SECURITIES SERVICES, TECHNOLOGY
Building a future custody model
The investment landscape is embracing new technologies such as digital assets. Paul Maley, Head of Securities Services at Deutsche Bank, explains why the future of custody will require a co-existence of old and new technologies, how market structure for securities could change and the implications for clients
In May 2021, an Accenture survey of 250 investment professionals, including individuals from 17 of the largest asset managers globally,1 revealed that while 95% of them recognise the potential of disruptive technologies such as artificial intelligence and cloud technology, only 8% of them are in the early stages of adoption. Yet their potential to reduce costs amidst thinner margins, stemming from the rise of low cost passive investment and a structurally low interest rate environment, rings out clearly.
In addition to these market headwinds, the meme-stock (Gamestop) event in January 2021 highlighted potential shortcomings in the prevailing two day (T+2) cycle for securities settlement in many markets. It occurred when clearing broker Robinhood was unable to make a margin call at the US Depository Trust and Clearing Corporation, following high levels of short interest in a small number of stocks. These investment trends and the Gamestop crisis trigger two considerations: the benefits of shorter settlement cycles in the custody-chain and the exploration of new technologies, including distributed ledgers, to enable process automation.
Digital asset adoption
As digital assets start to become more widely accepted in financial services,2 driven by customer demand, given that custodian banks provide safekeeping and settlement services of traditional assets, providers of these services are being asked to offer the same for digital assets.
For those that are developing a strategy to provide these services, success will depend on an important consideration: the way in which these new technologies manifest themselves today is not how we might expect them to operate in the future, given that digital assets will co-exist alongside traditional ones and regulators will shape the path of how customer asset protection and anti-money laundering rules should be followed.
So what does that mean for how we provide tomorrow’s securities services? The model for digital assets, and the disruptive technologies that underpin them, will be shaped by three factors:
- co-existence of old and new technologies - interoperability;
- how these disruptive forces will spur the creation of a new market structures and new business models; and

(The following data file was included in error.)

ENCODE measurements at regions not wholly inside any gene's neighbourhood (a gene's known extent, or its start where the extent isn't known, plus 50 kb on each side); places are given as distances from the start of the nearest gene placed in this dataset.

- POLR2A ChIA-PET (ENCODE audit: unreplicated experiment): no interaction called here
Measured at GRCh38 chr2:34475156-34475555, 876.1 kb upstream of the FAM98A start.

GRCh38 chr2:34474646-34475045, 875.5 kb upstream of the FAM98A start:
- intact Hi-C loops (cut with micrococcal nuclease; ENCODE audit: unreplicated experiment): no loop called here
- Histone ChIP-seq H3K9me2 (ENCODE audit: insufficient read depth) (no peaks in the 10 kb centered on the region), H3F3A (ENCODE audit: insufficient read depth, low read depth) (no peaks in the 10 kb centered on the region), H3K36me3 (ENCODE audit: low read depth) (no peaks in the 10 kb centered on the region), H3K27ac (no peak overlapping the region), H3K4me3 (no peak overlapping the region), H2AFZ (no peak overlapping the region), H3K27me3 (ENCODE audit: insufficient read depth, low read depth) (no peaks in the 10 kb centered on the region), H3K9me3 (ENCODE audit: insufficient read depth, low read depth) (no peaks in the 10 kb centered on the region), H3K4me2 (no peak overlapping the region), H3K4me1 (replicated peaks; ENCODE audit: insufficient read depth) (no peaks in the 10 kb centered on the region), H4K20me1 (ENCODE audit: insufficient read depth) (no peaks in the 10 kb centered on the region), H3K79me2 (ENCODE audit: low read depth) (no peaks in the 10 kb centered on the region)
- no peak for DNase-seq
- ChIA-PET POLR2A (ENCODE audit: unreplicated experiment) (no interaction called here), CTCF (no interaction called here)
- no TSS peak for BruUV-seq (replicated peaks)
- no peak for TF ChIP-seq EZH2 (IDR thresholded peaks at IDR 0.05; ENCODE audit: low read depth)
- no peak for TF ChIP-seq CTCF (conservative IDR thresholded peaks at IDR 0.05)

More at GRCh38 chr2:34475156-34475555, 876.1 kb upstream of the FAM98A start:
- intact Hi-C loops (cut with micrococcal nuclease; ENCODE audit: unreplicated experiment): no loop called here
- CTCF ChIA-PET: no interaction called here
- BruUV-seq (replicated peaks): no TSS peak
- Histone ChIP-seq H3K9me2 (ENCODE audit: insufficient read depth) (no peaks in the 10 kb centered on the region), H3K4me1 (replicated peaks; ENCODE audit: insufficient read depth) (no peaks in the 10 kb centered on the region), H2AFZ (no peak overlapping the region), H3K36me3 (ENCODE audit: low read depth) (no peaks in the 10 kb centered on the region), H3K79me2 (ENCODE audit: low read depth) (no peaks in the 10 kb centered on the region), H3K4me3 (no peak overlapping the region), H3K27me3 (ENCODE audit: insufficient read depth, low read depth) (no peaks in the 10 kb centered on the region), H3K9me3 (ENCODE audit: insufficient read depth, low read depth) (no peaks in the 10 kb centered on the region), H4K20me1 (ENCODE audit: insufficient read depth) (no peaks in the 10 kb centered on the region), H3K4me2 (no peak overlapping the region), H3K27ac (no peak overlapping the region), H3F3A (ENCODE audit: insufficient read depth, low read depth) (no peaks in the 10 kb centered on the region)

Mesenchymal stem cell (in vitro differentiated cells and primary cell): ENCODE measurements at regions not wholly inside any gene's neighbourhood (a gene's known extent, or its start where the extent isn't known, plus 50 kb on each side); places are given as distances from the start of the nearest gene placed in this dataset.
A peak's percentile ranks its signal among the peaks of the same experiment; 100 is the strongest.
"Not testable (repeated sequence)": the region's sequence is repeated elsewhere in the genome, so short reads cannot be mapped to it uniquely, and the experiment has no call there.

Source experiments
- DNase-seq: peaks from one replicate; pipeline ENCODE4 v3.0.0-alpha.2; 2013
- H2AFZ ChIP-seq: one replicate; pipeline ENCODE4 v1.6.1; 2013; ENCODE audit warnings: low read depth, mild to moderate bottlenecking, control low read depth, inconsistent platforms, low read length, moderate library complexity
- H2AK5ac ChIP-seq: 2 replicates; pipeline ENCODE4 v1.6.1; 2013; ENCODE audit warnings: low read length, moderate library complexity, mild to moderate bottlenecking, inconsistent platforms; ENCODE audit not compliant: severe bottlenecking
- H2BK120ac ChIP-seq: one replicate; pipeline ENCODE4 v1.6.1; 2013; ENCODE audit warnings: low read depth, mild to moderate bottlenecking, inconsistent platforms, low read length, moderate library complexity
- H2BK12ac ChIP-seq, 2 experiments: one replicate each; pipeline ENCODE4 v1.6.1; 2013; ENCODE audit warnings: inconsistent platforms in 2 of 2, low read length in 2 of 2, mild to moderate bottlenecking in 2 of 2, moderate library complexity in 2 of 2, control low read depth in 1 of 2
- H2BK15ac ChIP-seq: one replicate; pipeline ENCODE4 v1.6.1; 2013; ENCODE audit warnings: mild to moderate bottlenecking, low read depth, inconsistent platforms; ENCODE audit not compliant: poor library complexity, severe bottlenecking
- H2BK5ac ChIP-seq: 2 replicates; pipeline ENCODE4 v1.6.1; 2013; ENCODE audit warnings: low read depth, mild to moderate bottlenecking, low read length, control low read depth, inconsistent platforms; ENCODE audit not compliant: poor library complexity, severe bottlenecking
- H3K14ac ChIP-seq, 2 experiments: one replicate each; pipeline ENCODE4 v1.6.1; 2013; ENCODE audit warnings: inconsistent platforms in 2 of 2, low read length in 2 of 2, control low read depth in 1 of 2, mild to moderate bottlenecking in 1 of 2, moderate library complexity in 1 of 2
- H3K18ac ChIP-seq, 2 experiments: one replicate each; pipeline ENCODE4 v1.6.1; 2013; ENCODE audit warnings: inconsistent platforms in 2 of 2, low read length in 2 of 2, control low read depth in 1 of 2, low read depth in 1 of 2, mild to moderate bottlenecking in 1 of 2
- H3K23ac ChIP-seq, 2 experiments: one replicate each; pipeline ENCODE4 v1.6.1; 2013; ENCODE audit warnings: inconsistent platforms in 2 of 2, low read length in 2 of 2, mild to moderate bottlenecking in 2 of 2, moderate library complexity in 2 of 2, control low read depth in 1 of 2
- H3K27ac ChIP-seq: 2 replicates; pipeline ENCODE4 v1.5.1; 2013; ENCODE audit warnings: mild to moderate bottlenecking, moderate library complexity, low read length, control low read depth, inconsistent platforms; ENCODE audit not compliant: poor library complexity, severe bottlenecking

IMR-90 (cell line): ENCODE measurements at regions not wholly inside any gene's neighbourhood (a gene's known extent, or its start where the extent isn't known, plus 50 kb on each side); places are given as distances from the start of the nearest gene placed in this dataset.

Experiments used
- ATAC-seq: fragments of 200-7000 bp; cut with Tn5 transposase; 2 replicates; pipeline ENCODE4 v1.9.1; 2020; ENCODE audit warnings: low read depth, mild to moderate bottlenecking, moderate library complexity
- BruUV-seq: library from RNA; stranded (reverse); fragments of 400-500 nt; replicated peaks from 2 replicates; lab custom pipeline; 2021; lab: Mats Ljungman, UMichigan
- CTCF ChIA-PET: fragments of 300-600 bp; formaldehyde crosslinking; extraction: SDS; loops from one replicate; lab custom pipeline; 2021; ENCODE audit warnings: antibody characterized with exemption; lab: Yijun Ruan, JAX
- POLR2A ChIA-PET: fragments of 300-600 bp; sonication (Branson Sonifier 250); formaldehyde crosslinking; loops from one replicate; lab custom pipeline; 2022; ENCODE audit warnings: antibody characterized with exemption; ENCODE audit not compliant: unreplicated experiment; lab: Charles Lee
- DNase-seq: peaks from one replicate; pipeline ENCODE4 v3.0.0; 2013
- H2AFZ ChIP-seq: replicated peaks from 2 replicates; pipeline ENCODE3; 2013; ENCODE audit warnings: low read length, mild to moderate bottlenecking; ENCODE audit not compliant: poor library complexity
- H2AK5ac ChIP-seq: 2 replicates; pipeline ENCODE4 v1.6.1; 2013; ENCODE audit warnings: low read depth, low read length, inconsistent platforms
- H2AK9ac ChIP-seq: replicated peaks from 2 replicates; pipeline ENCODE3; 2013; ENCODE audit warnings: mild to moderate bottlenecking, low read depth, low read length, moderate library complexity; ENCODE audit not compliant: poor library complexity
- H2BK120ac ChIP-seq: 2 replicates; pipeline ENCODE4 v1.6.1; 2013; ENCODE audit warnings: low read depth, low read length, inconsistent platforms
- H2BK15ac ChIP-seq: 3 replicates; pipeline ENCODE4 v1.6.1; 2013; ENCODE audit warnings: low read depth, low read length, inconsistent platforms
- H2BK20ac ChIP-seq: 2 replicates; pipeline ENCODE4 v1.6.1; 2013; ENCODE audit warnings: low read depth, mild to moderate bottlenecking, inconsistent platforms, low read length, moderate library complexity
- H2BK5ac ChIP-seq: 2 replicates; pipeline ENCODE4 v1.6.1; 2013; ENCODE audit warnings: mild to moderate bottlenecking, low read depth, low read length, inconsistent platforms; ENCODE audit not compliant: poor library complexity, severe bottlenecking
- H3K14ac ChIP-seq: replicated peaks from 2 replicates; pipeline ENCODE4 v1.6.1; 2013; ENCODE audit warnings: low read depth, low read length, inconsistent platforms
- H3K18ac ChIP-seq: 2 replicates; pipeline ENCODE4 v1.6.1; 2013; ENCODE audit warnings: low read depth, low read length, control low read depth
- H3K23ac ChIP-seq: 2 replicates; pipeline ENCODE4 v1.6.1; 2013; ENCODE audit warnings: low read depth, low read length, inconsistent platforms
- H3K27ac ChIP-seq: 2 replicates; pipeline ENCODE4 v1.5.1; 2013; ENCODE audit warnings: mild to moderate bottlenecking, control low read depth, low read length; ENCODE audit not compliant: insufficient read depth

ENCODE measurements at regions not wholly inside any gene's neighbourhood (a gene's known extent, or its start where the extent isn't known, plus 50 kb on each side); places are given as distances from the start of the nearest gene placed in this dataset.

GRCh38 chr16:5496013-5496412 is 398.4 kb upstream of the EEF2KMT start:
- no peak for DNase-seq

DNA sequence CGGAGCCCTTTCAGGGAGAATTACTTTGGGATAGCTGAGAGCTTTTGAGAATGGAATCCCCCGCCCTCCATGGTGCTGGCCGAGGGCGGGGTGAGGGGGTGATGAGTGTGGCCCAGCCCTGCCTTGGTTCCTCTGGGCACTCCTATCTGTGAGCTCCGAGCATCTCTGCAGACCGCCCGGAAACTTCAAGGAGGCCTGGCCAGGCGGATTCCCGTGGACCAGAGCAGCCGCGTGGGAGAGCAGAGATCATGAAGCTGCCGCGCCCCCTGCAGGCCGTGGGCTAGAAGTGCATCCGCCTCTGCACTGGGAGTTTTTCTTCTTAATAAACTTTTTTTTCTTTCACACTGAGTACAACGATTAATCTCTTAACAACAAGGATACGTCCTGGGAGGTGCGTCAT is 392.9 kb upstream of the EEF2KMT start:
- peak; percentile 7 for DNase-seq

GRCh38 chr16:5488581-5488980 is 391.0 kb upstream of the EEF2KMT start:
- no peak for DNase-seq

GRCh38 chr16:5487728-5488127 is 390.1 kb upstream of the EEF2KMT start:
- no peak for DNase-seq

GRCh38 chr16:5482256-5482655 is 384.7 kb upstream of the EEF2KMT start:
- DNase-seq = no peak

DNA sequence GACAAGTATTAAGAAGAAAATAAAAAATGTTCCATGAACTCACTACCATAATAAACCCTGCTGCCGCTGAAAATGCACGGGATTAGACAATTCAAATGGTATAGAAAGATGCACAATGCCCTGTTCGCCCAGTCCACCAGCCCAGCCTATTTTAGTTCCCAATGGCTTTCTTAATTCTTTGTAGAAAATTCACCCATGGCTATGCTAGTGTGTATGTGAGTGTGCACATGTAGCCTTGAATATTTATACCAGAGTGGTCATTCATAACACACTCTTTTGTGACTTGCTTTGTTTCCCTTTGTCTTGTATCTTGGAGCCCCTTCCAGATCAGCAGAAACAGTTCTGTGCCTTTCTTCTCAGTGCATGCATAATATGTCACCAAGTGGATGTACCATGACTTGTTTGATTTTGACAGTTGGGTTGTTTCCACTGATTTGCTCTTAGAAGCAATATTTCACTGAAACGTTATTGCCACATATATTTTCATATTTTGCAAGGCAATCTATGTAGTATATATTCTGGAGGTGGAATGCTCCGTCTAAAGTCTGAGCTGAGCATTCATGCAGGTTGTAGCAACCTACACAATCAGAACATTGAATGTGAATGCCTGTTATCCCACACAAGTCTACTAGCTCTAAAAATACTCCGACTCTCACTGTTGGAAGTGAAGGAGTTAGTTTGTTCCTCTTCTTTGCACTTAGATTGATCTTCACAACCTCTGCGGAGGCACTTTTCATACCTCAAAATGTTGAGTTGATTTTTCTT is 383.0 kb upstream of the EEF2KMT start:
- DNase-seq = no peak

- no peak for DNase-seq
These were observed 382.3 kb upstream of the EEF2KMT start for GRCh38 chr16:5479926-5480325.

- how they will be regulated and governed, both locally and across jurisdictions
Co-existence of old and new technologies
These forces for change, combined with the pivot in market structure that they will create, will lead to further digitisation in the industry (which in turn should help to drive shorter settlement cycles). Ultimately, we see the custody landscape evolving whereby decentralised transaction logs will eventually become the norm over time. In the current model, custodians support securities settlement and safekeeping in a bilateral model involving buy side and sell side participants, exchanges and central securities depositories (CSDs) as intermediaries. Digital asset models have the inherent capability to be both decentralised and multilateral.
However, the legacy technology on which securities services businesses were built presents a processing challenge for banks trying to integrate these new digital services, or adapting to shorter settlement cycles. A flow article titled ‘Tomorrow’s technology today’3 observes how as organisations grow, so do their layers of legacy systems. While Deutsche Bank is tackling the migration to a more efficient architecture, the current custodial services are not suitable to absorb these new types of securities. However, digital assets and digital custody will need to be managed alongside traditional assets and traditional custody to offer clients a seamless customer experience.
Delivering interoperability between the old world and the new world is in itself an interesting conundrum, and will further extend to the jurisdictional differences between how our bank and its peers will provide custody in different countries. For example, regulators in Germany passed an electronic securities bill allowing digital securities or tokens to be recorded on an electronic ledger and enabling digital custody4. Other countries might still be in the nascent stages of similar regulation. So a service that works in one country won't necessarily be completely fungible to another.
Disruptive technology as an enabler a new market structure